The Global Picture

2019 marks a critical moment for the use of Cetaceans in the entertainment industry. Dolphinaria are closing around the world as awareness of the plight faced by captive marine mammals grows.  Across Europe and the United States this increased awareness has seen a considerable fall in audience numbers at dolphinaria. However, this is not the case everywhere. In China the market for cetacean entertainment is booming, with 14 new dolphinaria under construction and 500 cetaceans from 11 different species, currently in captivity. Many of these are dolphins sourced from brutal hunts in Taiji, Japan. These animals often live in even more dire conditions than captive marine mammals in other parts of the world, with sick animals being hidden away in dying pools, a result of their grueling performance routines. Thankfully the overall industry trend is that of decline, highlighting the need for a global solution that secures a brighter future of former captive marine mammals. Natural coastal refuges are the clear alternative to captivity, with progress being made on sanctuaries for Orca and Beluga Whales in North America and Iceland. A sanctuary on Lipsi Island in the Aegean Sea would provide another important puzzle piece in the pursuit of a global solution.

Where does the dolphin go?

Recent years have seen a sizable shift in the global public perception of cetacean performances in the entertainment industry. As a result, dolphinaria are under increased pressure to end the exploitation of marine mammals; by ending their captive breeding programmes and retiring animals. This public pressure has resulted in success with dolphinaria closures across the globe. SeaWorld (perhaps the most notorious marine mammal attraction) put an end to its Orca breeding programme in 2017; Kyara, the last of her species to be born in the park, died at just 3 months old. Regrettably, SeaWorld is yet to adopt the same policy for other cetaceans, such as it’s Bottlenose Dolphins and Beluga Whales. However, as visitor numbers fall there is hope that we will soon see the last generations of marine mammals to be born into captivity. While these are undoubtedly signs of progress, one critical question is left unanswered; where will retired cetaceans go as dolphinaria close?

This very question was the inspiration for the Aegean Marine Life Sanctuary (AMLS). At present, the disappointing answer is that captive marine mammals are either sent to dolphinaria that still function, or find themselves in former dolphinaria tanks that are no longer in action. Captive marine mammals can not be immediately returned to their natural environment because they have either forgotten, or never developed survival skills such as hunting and navigation. This illustrates the critical need for monitored natural refuges, so that former captive cetaceans can either develop the skills needed for re-introduction or live out their remaining years in a far more suitable environment. Thankfully, the urgent requirement for such refuges is recognised throughout the scientific and conservation communities, with Archipelagos’ ALMS representing part of a global solution for retired cetaceans.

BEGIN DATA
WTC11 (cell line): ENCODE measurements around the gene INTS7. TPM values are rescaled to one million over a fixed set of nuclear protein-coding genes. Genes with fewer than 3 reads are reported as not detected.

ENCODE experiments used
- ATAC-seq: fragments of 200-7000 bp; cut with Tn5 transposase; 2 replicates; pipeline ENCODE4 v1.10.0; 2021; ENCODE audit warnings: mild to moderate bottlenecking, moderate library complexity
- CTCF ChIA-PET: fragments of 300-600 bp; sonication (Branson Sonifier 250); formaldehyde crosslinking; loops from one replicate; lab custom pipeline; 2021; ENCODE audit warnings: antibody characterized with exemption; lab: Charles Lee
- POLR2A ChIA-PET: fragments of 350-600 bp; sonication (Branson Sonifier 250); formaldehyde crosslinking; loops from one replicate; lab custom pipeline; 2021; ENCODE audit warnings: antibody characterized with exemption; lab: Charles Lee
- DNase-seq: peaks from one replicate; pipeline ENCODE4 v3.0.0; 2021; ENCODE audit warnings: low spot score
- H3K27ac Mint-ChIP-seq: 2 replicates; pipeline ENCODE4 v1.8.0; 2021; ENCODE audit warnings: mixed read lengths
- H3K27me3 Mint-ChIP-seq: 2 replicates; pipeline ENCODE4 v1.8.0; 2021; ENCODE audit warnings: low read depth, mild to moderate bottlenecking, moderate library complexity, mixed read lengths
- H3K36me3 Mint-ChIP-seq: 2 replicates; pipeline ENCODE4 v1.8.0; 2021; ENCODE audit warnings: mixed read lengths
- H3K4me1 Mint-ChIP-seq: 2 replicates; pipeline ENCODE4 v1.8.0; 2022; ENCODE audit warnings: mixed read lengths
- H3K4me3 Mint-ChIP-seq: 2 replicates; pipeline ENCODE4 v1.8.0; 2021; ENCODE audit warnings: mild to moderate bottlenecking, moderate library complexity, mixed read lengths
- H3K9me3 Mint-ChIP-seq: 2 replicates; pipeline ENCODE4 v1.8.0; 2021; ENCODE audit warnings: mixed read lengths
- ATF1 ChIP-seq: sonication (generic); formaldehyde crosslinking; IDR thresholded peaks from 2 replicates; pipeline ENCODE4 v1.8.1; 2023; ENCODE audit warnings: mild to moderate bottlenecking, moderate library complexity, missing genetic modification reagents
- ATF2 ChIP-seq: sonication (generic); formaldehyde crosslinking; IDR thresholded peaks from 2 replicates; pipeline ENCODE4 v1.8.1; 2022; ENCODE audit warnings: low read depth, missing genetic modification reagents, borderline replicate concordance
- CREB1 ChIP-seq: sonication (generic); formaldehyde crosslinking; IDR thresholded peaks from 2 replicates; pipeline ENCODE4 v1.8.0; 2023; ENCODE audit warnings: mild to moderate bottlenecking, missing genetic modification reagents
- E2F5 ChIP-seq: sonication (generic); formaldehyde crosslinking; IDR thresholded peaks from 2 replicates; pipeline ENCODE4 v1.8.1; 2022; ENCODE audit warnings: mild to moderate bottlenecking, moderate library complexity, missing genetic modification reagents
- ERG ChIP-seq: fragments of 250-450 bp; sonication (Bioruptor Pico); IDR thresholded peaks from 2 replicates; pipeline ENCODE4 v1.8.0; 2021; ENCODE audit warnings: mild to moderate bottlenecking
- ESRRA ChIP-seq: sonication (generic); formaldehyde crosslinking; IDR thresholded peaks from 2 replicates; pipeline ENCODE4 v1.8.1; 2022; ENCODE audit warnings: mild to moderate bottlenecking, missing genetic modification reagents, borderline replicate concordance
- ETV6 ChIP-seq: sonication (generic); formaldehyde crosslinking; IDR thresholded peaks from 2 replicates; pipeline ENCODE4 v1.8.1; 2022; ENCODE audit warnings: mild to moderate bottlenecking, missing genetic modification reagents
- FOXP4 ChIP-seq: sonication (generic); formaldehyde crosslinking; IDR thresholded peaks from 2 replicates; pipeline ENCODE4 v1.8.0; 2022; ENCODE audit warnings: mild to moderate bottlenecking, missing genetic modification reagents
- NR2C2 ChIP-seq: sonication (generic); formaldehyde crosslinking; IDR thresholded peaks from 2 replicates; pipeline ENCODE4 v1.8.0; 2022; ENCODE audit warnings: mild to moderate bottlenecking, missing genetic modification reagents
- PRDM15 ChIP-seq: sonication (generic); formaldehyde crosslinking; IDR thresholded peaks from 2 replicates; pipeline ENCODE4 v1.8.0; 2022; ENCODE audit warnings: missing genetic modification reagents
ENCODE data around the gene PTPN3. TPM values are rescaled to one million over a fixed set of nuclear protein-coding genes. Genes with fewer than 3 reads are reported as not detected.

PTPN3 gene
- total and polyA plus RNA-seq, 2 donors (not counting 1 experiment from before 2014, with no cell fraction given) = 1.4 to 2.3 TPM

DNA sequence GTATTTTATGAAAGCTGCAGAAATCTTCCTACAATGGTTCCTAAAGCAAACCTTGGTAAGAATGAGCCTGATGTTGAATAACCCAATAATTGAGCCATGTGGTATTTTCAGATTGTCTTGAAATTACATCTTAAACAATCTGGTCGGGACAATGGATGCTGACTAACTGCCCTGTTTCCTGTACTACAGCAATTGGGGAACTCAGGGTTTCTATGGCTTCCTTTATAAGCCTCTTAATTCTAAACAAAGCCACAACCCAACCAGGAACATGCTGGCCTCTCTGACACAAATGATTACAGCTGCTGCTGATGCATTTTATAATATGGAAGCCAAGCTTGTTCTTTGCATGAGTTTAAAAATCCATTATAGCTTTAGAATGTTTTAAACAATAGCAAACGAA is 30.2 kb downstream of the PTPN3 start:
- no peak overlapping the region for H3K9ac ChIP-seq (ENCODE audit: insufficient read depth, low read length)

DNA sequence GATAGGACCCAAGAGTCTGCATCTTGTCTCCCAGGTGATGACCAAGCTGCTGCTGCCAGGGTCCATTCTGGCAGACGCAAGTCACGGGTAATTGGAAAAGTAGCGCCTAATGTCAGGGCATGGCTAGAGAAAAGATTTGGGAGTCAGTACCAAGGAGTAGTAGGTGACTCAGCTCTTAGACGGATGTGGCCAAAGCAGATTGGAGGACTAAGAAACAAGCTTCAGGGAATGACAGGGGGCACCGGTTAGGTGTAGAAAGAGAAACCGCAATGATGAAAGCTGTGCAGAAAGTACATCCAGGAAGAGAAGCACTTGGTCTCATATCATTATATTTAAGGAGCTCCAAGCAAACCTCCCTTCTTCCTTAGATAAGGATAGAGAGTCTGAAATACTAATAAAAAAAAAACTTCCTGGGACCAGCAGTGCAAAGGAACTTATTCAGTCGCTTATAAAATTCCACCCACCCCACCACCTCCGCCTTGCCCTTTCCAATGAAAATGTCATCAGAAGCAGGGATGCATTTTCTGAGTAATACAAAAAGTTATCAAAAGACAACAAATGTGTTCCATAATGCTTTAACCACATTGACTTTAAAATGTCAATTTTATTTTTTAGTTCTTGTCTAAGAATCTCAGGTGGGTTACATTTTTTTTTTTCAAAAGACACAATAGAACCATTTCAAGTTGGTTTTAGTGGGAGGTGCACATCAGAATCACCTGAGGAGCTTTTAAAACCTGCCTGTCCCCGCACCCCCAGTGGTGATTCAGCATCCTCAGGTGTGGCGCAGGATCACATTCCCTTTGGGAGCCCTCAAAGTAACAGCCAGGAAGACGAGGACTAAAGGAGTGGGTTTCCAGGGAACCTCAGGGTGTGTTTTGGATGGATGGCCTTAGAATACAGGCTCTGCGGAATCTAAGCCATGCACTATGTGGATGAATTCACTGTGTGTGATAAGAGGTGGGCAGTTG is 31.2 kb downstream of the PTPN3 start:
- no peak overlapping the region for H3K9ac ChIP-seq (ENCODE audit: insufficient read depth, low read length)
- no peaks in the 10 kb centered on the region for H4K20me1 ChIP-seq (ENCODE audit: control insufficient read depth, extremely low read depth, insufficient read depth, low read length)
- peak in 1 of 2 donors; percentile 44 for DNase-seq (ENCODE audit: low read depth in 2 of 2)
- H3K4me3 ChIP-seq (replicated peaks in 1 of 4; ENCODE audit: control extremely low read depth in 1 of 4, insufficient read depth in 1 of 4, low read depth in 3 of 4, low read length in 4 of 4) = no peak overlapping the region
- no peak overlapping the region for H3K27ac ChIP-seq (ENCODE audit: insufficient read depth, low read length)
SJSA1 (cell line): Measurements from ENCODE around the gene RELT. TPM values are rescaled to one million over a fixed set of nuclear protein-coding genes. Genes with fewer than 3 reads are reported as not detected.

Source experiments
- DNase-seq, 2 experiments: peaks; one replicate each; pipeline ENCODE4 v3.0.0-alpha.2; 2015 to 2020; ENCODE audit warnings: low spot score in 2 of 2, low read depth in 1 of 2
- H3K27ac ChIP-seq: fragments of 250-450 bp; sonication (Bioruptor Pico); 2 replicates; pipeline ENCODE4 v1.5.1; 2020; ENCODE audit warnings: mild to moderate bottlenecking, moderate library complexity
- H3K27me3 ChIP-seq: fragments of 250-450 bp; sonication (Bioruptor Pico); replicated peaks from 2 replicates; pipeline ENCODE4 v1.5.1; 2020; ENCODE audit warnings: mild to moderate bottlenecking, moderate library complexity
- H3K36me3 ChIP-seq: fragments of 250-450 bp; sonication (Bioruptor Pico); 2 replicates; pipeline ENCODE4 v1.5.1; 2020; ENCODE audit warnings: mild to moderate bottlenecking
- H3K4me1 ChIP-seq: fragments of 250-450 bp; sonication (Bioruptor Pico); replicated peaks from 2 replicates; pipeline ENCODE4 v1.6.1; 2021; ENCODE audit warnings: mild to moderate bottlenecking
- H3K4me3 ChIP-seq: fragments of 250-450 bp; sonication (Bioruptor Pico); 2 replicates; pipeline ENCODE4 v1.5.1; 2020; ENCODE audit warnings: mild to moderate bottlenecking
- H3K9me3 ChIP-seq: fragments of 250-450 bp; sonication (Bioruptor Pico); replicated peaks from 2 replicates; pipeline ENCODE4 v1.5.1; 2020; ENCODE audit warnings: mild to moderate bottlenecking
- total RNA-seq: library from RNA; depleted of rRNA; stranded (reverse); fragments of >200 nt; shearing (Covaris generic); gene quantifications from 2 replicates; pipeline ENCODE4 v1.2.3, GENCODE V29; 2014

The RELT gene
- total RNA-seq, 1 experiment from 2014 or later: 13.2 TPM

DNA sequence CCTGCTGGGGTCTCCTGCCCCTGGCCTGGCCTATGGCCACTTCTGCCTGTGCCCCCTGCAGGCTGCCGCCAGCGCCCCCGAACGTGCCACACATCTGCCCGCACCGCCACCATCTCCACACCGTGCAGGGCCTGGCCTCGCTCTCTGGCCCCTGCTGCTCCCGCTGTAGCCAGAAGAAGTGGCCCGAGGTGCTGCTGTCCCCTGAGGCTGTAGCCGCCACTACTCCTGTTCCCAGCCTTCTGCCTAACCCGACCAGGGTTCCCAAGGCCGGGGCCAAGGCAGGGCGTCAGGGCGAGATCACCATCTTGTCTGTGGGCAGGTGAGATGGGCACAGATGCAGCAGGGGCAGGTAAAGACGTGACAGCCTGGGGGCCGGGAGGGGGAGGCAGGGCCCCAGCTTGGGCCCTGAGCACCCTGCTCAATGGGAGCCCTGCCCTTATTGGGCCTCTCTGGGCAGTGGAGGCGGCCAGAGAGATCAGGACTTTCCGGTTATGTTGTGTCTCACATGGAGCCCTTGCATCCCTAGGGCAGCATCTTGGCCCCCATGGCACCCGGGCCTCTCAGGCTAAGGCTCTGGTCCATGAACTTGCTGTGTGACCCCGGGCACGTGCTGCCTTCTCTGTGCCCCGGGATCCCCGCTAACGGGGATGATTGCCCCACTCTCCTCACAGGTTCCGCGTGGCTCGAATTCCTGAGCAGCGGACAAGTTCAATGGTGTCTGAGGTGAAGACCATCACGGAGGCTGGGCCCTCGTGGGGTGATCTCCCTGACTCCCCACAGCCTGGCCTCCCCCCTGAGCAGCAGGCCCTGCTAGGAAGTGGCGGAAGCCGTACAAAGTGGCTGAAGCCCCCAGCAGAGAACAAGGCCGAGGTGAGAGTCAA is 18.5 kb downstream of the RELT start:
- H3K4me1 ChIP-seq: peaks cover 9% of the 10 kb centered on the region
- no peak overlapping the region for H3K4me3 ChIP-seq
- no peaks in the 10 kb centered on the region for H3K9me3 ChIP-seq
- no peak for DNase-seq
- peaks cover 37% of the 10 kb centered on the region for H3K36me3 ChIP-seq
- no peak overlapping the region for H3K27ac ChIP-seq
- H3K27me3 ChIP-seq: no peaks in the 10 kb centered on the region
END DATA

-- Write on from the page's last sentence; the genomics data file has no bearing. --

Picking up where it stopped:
Success stories and hope for the future

In North America, The Whale Sanctuary Project (link) is striving to launch the continents’ first ‘Model Seaside Sanctuary’ for Orca and Beluga whales. They hope to provide a refuge for former captive animals, as well as rehabilitation for cetaceans injured in the wild. This will provide a much-needed alternative in North America, a continent which currently holds 105 captive Belugas and Orcas. Without sanctuaries, each of these sentient creatures will spend the remainder of their lives (a number of decades in some cases) in isolating, cramped concrete enclosures.

Another project making very exciting progress is Sea Life Trusts’ Beluga Whale Sanctuary (link), which hopes to welcome it’s first two residents in the coming months. Little Grey and Little White (two female Belugas) will make the 6,000-mile trip from Changfeng Ocean World in Shanghai, to their new home, a 32,000 square metre natural sea inlet, at Klettsvikk Bay, Iceland. Here they will learn the skills lost to their years of captivity in a monitored natural environment. Just like the AMLS, the Beluga Whale Sanctuary will establish a visitor centre, aimed at inspiring change, and an overall mission of ending cetacean captivity. This might not be complete freedom for Little Grey and Little White, but it does mark a huge step in the direction of progress, and an eminently improved quality of life for these extraordinary animals.

While we are just at the beginning of solving the captive cetacean crisis, there have already been stories of success. Tom and Misha, a pair of Bottlenose dolphins, were taken from the Aegean Sea in 2006 and held captive in Turkey. Here tourists would pay a premium to swim with Tom and Misha in far less than adequate conditions. In 2010 the Born Free Foundation were handed responsibility for the dolphins. The foundation proceeded to successfully release Tom and Misha, after a 20 month rehabilitation project. 6 months of tracking revealed they had adapted well and were thriving as free animals once again. This is yet more proof of viable alternatives for captive marine mammals. Not all will be capable of being re-released back into the wild, but monitored natural sanctuaries offer a vast improvement for the lives of captive cetaceans. This international effort represents not only a tangible solution, but also a message of hope for all captive marine mammals.

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